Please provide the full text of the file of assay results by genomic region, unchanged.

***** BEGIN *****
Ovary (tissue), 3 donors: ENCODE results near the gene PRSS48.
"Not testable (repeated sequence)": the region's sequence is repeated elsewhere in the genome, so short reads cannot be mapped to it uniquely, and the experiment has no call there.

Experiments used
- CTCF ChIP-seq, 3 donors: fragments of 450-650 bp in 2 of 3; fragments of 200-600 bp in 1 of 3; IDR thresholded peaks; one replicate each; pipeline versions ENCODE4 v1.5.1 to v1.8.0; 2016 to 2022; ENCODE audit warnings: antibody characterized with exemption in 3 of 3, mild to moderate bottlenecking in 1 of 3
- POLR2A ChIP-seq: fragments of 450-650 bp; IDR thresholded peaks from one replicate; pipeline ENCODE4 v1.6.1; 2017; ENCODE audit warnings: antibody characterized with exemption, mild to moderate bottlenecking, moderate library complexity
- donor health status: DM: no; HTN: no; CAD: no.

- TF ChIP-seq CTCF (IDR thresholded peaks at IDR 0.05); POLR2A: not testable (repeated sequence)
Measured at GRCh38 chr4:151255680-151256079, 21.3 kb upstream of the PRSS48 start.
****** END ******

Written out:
Ovary (tissue), 3 donors: ENCODE results near the gene PRSS48.
"Not testable (repeated sequence)": the region's sequence is repeated elsewhere in the genome, so short reads cannot be mapped to it uniquely, and the experiment has no call there.

Experiments used
- CTCF ChIP-seq, 3 donors: fragments of 450-650 bp in 2 of 3; fragments of 200-600 bp in 1 of 3; IDR thresholded peaks; one replicate each; pipeline versions ENCODE4 v1.5.1 to v1.8.0; 2016 to 2022; ENCODE audit warnings: antibody characterized with exemption in 3 of 3, mild to moderate bottlenecking in 1 of 3
- POLR2A ChIP-seq: fragments of 450-650 bp; IDR thresholded peaks from one replicate; pipeline ENCODE4 v1.6.1; 2017; ENCODE audit warnings: antibody characterized with exemption, mild to moderate bottlenecking, moderate library complexity
- donor health status: DM: no; HTN: no; CAD: no.

- TF ChIP-seq CTCF (IDR thresholded peaks at IDR 0.05); POLR2A: not testable (repeated sequence)
Measured at GRCh38 chr4:151255680-151256079, 21.3 kb upstream of the PRSS48 start.